Michael Hurley

by Michael Hurley

Roll me up and call me Weakness. Or furrow something tender.
Disappear into a hole hidden in the high grass, now say bask
now say tether now ask if it was as frightening as it looks on television.

Apply it in gobs to your skin,

smear it in circles with your palms. Now smell your fingertips

because you are curious and no one is watching

while you piss and rock backward on your heels.

Will you wash your hands if no one else is there?

Will you sing Happy Birthday?

I used to play a game where we lock fingers

and I twist your wrists and I push your fingers back until you say Mercy.

I push my fingernails into the spaces between your knuckles

because I want to hurt you more. Something I learned in school.

Now say Mercy. Now say pierce.
This is the pilot light, and in here you can see where the stem has broken off.

Is there something you’d like to chew? Is this strange for you?
Rock backward on your heels with someone in your hands.
Bite on something wooden now say bask say tether,

let your insides dangle like a long-case clock.

When I was young I played a game where I bit you with my teeth.

The longer I bit you the more I won the game.

When I was young I played a game where I paused the VCR

and drew on the screen with a marker. I always drew blood.

The more blood I drew, the more I won the game.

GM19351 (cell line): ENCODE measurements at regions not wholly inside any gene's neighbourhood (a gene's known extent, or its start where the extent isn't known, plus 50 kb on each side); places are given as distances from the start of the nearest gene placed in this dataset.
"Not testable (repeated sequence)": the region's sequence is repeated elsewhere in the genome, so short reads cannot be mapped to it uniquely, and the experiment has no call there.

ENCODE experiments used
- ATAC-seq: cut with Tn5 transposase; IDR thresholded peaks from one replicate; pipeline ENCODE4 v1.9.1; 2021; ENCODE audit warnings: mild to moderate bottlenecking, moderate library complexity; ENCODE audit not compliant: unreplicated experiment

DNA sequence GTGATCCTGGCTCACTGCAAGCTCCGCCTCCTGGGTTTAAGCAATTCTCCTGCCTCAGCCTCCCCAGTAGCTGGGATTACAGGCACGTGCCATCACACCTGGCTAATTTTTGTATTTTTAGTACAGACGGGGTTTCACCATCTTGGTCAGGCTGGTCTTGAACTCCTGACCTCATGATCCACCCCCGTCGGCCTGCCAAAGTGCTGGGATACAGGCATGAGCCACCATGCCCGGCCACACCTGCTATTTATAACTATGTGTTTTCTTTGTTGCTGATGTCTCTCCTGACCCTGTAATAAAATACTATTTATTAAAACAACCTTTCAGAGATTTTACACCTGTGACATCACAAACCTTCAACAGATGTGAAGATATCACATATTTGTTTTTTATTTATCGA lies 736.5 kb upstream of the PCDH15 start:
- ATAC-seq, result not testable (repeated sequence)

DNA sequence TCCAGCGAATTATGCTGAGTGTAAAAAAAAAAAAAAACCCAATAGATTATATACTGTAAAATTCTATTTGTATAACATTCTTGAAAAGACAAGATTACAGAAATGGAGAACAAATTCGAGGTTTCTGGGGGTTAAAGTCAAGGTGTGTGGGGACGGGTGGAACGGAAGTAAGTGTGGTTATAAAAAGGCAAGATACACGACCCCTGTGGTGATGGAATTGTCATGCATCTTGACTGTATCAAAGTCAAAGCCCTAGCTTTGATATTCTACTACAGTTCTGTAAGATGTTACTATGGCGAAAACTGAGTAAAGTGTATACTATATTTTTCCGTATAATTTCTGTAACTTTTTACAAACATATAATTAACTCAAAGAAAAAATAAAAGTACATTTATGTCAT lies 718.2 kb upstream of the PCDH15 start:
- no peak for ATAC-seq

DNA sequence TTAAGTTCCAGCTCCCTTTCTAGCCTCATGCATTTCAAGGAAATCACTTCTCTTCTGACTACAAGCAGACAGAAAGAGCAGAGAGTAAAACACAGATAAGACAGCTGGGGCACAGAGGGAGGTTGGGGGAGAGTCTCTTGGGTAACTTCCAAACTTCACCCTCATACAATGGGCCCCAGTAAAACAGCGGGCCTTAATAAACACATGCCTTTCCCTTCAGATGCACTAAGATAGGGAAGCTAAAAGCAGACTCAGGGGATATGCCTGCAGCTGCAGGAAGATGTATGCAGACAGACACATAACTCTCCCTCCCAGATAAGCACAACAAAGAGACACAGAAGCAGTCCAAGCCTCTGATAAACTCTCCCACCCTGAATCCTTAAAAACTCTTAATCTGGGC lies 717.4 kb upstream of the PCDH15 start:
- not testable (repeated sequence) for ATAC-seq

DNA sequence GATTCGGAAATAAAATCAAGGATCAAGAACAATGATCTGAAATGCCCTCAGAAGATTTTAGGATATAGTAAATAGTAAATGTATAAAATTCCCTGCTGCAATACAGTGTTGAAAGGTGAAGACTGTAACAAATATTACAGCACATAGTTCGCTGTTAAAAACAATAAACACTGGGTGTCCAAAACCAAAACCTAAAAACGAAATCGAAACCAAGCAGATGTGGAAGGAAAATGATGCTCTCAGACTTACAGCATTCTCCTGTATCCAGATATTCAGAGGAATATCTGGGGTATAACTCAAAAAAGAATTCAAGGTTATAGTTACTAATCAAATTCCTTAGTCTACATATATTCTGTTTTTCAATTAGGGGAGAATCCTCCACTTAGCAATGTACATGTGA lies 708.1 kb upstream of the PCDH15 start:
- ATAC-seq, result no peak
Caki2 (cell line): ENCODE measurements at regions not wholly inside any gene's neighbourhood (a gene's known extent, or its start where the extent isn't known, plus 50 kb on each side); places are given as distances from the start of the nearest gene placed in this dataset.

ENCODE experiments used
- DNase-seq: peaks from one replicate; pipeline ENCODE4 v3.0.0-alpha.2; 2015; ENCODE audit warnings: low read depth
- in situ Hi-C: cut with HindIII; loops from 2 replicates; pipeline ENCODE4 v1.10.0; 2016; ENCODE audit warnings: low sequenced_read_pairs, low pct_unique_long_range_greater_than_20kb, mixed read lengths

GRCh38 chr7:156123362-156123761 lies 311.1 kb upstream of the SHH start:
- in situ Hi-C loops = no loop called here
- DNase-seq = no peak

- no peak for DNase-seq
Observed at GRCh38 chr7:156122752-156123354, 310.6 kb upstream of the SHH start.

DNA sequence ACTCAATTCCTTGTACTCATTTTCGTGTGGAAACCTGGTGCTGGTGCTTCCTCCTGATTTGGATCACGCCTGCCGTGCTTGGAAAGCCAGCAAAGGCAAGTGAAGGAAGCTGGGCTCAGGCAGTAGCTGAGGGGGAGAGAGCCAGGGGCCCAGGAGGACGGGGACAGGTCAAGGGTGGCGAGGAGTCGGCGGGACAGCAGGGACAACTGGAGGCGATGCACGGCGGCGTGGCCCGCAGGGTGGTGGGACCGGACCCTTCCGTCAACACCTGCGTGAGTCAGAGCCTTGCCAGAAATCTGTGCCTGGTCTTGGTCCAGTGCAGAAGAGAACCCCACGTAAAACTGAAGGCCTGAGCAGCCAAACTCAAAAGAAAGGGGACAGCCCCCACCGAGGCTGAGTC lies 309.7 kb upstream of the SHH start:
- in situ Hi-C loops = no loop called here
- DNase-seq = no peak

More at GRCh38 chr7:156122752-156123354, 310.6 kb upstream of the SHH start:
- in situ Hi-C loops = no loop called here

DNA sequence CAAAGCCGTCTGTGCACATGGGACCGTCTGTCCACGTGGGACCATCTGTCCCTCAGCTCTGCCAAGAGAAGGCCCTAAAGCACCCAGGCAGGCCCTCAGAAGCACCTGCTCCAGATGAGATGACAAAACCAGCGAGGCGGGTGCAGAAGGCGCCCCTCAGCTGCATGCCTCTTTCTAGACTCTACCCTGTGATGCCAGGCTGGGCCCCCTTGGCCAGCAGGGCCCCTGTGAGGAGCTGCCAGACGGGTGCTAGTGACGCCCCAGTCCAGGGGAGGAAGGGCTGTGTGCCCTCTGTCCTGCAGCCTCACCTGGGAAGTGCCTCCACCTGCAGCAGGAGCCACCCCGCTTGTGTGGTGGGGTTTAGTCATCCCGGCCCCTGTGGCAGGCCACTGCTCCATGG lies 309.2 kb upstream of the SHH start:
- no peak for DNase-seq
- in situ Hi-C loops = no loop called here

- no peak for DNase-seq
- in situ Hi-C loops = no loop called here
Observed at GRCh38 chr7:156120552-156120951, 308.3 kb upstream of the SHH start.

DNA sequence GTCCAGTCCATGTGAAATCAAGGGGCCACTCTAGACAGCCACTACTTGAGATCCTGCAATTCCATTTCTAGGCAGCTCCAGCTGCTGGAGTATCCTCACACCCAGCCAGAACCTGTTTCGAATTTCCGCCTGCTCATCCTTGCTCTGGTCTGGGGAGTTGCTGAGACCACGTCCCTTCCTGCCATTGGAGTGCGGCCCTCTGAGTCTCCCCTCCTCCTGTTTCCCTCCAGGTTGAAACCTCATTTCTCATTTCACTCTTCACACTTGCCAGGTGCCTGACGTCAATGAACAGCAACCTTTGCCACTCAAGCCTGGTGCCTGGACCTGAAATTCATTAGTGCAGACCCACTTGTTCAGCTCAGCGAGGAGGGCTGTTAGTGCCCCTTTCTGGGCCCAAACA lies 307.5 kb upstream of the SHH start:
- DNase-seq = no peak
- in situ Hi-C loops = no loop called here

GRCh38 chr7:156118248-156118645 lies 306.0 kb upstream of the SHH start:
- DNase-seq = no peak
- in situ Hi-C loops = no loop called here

I’ve heard you can hit batteries with a hammer and eat what comes out.
I’ve heard it makes you eager. I’ve heard of men melting like film in the attic.

I’ve heard their hands against the glass.

I’ve heard of a game I can win if I hurt you with my hands.
Like: Scramble to gather at previous things. Pull them into your knees

and lean your torso over in case someone larger wants some.

Like: Think of someone you’d like to hurt.
Like: Think of someone else you’d like to hurt.
Like: I bet we could go on forever doing just this.


Published in Cider Press Review, Volume 17, Issue 4.

Michael-HurleyMichael Hurley is from Pittsburgh. His work has appeared in the Sycamore Review, Weave Magazine, The Fourth River, Fourteen Hills, and is forthcoming in the Spoon River Poetry Review and the New Delta Review. He is the winner of the 2012 Keystone Chapbook Prize, and his chapbook, Wooden Boys, is available from Seven Kitchens Press.

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